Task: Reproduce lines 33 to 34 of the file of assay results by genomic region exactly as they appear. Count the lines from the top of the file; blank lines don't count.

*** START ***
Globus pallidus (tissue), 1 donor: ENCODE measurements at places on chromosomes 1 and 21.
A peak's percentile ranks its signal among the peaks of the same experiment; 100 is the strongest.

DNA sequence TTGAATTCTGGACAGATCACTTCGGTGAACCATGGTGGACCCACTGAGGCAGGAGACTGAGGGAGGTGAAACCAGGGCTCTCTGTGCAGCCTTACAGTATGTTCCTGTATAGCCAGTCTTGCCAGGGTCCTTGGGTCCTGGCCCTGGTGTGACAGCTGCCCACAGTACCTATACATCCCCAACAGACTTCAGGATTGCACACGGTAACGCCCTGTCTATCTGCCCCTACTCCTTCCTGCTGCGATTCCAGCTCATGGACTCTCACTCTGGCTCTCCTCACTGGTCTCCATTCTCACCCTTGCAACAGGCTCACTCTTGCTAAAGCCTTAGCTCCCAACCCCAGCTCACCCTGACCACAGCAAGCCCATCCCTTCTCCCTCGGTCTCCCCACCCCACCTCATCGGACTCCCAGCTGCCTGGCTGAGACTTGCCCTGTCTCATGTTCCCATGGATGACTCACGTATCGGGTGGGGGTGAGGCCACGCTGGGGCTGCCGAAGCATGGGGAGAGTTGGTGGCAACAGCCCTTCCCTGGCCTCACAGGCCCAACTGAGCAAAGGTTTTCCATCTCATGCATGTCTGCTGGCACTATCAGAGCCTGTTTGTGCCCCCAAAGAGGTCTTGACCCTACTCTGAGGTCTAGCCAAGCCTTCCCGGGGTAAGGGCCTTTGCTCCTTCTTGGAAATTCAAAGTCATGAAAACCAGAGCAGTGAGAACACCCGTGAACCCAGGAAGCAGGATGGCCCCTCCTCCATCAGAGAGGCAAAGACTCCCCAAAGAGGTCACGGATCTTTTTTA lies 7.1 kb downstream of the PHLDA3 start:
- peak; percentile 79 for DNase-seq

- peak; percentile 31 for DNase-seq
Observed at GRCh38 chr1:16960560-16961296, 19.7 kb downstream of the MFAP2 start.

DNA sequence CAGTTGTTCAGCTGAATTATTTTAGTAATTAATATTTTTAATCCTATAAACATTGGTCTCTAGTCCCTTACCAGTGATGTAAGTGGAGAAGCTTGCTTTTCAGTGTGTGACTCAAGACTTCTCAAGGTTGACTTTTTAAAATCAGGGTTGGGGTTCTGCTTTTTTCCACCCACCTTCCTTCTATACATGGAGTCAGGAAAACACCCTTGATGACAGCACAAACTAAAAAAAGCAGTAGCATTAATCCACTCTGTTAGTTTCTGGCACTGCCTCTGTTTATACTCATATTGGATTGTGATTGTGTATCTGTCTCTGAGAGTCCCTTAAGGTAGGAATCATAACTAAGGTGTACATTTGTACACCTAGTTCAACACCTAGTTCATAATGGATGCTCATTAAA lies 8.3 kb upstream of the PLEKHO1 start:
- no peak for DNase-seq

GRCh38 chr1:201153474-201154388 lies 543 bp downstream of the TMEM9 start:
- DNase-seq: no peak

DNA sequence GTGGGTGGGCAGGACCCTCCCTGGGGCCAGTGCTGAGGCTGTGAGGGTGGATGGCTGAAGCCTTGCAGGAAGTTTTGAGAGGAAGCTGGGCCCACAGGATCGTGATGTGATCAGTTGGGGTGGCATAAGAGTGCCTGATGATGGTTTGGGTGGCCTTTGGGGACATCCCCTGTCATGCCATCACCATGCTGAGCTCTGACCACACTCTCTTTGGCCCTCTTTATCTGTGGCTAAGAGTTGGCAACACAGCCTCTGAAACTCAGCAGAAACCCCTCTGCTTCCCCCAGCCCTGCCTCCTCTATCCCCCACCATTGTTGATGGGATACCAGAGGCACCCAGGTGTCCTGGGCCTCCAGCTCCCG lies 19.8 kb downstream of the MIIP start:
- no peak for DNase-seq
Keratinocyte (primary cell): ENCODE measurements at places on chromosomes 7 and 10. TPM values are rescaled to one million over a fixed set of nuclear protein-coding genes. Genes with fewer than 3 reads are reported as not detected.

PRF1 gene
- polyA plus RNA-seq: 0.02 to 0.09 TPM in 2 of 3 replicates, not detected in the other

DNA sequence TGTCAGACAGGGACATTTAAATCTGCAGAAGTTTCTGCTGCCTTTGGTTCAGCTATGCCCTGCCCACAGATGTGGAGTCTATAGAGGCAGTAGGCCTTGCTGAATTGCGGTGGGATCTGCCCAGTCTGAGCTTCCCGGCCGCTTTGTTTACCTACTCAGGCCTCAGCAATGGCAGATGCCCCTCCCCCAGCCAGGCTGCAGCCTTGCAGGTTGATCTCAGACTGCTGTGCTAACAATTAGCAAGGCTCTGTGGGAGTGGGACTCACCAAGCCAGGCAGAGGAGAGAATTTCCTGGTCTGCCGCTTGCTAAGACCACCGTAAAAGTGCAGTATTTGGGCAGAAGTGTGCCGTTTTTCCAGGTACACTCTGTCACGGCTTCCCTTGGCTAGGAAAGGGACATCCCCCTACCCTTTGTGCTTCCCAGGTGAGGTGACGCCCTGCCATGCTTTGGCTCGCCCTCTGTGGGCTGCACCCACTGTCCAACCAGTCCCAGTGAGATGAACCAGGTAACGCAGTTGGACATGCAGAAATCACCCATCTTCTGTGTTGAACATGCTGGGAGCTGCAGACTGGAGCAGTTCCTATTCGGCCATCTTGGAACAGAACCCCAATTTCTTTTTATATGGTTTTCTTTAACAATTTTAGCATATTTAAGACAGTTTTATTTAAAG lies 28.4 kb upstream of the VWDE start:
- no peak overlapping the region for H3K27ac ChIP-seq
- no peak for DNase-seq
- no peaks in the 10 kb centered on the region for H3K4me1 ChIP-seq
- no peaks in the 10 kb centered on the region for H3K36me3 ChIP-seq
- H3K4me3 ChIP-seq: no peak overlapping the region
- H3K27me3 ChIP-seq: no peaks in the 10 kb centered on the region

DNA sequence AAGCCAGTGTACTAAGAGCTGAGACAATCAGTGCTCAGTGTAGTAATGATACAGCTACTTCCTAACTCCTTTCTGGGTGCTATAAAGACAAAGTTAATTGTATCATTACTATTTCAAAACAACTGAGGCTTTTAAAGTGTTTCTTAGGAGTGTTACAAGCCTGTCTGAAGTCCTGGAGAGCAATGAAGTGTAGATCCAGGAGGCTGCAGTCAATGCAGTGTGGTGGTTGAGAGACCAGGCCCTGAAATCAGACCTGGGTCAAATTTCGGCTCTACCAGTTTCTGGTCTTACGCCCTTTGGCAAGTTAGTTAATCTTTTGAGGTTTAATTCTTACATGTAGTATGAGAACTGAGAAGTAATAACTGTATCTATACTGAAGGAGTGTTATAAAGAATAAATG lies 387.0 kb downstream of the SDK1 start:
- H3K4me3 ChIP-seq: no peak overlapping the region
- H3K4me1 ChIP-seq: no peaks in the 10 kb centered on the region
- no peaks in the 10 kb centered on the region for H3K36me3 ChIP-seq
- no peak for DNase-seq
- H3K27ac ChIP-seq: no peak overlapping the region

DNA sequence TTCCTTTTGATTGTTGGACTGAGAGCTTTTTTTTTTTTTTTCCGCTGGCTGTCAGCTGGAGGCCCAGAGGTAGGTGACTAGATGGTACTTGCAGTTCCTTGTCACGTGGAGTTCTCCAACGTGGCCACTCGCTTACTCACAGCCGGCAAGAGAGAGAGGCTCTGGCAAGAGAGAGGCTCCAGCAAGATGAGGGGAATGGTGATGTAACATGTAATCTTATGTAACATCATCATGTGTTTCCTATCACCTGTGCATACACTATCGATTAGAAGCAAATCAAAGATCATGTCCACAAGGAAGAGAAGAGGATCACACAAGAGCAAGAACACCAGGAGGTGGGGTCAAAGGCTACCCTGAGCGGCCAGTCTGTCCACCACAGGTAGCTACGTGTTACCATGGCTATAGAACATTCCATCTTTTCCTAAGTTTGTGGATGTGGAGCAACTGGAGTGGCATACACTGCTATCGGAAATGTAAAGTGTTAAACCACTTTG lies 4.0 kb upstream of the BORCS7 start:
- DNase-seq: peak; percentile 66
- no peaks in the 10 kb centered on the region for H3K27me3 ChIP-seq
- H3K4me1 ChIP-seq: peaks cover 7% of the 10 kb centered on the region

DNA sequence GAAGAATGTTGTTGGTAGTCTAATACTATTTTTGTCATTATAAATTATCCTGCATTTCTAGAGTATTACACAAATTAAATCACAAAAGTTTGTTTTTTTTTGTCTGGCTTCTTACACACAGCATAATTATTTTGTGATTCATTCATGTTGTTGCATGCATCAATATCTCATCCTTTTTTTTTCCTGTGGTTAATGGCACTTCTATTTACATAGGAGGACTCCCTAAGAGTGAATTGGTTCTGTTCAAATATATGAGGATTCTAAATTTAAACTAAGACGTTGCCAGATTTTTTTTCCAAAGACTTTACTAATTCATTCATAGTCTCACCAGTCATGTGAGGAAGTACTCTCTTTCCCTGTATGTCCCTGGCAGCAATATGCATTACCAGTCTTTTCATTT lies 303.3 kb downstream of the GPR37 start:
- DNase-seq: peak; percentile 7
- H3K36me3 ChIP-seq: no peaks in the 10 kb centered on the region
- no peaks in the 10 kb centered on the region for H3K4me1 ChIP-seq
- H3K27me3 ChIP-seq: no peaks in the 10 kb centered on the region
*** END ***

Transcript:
DNA sequence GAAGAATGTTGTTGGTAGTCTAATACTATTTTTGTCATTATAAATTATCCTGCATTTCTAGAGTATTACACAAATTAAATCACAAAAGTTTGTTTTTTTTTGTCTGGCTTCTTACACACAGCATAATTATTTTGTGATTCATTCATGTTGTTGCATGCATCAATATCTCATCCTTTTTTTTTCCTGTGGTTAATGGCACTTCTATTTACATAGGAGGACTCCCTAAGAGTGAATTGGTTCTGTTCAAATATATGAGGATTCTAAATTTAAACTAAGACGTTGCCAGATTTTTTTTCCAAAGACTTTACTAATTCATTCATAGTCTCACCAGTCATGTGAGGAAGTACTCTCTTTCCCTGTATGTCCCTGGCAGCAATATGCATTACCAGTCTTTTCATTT lies 303.3 kb downstream of the GPR37 start:
- DNase-seq: peak; percentile 7